M is for Mental Health and Readiness
While at home, the family tries to maintain some sense of normalcy for mental well-being. For us, that is fairly easy. We all miss Daddy, but we learn to adjust and maintain what is normal for us while he is gone.
For the soldier, mental health and readiness is different from battlefield to home. I think this is where it gets tough for our family. While my husband is gone to war, he is alert to all his surroundings, works long hours and has to stay battle ready at all times.
When the soldiers get home, that’s when it’s hard. From my experience, they are jumpy, seem almost paranoid about things and little things set them off. Some soldiers are even prone to inappropriate anger, nightmares and excessive drinking. My husband and I try to talk about the issues we see in his behavior. He tries not to be as jumpy, but he has even flinched when I’ve put my arms around him from behind. The children’s loud play and clanking of toys make him on edge. Over all, he tries his hardest not to lose his temper with the children and I try not to sneak up on him, lovingly or not. And over time, it gets back to the way things were. That is one thing that you will notice in most of these posts, if not all, it just takes time. But if things don’t start to get better, there are many mental health resources available to you on every Army post.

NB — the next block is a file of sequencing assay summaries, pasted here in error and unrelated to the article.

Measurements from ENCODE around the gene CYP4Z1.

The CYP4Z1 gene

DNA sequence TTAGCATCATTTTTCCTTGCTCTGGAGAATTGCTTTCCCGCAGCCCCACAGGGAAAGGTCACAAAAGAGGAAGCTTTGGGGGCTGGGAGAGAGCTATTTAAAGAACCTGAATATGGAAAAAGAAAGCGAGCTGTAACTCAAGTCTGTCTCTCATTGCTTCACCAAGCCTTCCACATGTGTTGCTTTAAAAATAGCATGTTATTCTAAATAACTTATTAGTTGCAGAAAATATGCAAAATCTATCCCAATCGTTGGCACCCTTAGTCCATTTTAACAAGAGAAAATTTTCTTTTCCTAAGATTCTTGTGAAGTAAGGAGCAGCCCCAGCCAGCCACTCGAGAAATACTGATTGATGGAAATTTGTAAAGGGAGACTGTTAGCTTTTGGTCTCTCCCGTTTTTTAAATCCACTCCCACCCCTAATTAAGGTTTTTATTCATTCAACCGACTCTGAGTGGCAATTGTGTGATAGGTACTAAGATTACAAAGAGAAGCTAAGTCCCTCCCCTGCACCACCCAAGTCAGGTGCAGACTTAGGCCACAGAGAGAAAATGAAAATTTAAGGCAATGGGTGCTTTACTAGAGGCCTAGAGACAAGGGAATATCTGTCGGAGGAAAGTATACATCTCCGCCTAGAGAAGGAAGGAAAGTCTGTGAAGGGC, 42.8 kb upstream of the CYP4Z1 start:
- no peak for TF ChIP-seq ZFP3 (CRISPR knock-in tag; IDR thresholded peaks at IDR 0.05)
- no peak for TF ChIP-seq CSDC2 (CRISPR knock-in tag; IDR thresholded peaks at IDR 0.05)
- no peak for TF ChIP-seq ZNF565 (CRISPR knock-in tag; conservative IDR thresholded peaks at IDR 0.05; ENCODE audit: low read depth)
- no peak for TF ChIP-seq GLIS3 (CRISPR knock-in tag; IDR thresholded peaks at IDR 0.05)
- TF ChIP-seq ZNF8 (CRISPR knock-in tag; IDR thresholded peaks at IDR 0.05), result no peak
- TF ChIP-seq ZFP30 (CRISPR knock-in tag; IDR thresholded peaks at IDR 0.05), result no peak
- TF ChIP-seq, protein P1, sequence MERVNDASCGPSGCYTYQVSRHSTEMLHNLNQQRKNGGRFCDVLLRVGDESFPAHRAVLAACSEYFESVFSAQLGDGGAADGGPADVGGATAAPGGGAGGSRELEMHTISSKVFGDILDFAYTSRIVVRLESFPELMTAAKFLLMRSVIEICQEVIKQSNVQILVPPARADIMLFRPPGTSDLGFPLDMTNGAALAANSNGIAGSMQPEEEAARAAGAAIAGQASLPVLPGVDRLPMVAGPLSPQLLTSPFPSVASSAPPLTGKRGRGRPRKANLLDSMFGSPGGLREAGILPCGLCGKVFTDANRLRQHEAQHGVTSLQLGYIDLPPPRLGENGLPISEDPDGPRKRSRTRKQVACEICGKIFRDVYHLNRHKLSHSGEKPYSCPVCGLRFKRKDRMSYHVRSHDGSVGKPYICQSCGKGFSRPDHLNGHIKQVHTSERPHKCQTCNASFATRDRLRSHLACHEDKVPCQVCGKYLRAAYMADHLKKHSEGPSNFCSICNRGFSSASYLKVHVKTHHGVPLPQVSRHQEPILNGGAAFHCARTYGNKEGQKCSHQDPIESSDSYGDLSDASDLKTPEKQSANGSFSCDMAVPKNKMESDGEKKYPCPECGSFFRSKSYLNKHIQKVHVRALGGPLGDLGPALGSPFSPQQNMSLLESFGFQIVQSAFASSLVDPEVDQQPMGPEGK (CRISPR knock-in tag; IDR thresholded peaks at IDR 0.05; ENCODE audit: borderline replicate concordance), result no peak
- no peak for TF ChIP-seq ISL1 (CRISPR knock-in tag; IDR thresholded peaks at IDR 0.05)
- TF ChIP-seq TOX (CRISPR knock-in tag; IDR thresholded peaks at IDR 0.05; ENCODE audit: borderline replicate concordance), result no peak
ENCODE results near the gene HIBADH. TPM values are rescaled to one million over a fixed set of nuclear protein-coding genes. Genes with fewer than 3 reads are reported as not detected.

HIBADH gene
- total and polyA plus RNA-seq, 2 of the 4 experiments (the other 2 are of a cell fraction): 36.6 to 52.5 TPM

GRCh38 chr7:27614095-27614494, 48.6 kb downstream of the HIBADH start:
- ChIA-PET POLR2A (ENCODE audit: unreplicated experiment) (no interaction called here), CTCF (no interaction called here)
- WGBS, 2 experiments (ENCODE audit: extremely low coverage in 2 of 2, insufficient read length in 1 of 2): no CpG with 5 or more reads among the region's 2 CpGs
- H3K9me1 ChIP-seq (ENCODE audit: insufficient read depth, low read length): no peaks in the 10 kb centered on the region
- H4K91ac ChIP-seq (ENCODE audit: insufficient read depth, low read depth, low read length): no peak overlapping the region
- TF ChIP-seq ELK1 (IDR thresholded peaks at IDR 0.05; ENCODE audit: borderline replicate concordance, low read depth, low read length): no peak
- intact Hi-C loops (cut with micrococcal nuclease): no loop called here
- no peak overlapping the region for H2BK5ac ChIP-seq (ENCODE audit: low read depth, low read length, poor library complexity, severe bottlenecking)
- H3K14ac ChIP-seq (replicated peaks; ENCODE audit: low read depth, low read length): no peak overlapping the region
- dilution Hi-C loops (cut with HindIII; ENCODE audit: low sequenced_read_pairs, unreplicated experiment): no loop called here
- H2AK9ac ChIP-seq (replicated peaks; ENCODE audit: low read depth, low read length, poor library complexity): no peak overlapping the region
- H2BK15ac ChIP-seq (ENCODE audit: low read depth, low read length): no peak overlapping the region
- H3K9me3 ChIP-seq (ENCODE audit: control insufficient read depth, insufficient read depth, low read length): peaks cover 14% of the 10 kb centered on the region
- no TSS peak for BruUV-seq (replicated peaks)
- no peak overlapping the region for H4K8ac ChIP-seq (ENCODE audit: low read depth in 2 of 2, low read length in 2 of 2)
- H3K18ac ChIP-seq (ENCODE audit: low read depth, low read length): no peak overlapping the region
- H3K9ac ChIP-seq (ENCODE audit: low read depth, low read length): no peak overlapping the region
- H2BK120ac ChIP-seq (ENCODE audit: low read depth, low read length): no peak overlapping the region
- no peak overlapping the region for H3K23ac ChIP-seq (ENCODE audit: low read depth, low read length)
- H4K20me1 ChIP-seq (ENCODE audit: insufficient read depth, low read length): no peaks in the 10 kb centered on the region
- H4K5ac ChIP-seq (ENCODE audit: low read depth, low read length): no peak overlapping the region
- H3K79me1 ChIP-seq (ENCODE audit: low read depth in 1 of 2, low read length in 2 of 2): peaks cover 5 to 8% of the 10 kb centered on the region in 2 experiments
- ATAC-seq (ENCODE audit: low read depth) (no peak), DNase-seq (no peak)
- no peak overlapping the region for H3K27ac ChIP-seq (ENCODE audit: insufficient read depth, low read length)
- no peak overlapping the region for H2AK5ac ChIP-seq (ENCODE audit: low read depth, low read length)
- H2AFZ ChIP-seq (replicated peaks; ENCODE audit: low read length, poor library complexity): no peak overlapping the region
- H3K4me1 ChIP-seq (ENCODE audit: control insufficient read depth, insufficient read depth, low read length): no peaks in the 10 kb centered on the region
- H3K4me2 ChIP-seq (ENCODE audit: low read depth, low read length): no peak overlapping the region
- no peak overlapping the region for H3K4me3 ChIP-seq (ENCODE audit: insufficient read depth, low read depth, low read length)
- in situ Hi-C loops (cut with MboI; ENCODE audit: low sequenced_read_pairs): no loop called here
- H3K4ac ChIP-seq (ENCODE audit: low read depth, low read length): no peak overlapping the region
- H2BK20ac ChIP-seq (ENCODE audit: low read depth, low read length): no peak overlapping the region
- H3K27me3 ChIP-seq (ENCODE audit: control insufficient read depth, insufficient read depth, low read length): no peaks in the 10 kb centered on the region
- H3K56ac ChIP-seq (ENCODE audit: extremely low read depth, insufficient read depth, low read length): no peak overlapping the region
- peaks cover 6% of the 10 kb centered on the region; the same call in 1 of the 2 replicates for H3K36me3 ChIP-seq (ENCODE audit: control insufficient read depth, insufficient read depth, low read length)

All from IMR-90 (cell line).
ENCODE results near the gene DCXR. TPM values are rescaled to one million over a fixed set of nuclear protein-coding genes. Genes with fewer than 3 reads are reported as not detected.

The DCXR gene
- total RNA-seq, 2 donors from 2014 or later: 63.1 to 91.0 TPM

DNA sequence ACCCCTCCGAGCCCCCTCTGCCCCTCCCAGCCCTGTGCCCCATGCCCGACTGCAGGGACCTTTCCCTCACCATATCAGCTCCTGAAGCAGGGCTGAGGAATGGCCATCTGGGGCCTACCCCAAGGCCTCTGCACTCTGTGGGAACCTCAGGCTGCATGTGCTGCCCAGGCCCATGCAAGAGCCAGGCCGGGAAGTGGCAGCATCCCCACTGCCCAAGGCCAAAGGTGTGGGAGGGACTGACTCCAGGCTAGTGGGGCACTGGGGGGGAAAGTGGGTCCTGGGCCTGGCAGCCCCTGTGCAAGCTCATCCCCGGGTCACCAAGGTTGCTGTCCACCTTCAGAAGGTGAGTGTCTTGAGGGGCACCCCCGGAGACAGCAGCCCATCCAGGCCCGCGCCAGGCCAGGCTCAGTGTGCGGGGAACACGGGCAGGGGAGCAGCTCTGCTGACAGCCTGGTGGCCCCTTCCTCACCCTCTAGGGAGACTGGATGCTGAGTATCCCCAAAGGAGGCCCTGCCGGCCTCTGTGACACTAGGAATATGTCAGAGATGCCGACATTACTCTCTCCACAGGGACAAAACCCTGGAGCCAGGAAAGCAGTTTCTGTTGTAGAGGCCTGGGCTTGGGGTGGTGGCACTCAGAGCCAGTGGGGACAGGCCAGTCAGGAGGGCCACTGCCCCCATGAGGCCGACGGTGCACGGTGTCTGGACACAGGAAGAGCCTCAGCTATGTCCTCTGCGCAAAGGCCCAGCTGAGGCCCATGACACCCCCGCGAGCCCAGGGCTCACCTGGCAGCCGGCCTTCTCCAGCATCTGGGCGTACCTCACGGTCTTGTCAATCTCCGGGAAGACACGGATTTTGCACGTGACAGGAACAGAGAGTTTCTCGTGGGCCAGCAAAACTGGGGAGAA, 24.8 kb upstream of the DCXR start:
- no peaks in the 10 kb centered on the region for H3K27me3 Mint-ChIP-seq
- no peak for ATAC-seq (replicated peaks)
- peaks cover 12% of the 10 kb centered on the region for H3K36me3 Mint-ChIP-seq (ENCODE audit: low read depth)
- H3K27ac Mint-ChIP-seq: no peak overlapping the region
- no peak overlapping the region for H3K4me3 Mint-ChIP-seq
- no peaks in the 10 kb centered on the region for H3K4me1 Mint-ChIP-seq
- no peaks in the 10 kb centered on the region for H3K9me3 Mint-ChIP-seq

Note: I am using information that can be found at www.battlemind.army.mil along with my own experience and interpretation of the information given. I do not have any formal schooling on this topic. If you are married to a soldier and need help with redeployment, please contact your post’s mental health clinic, chain of concern or unit chaplain.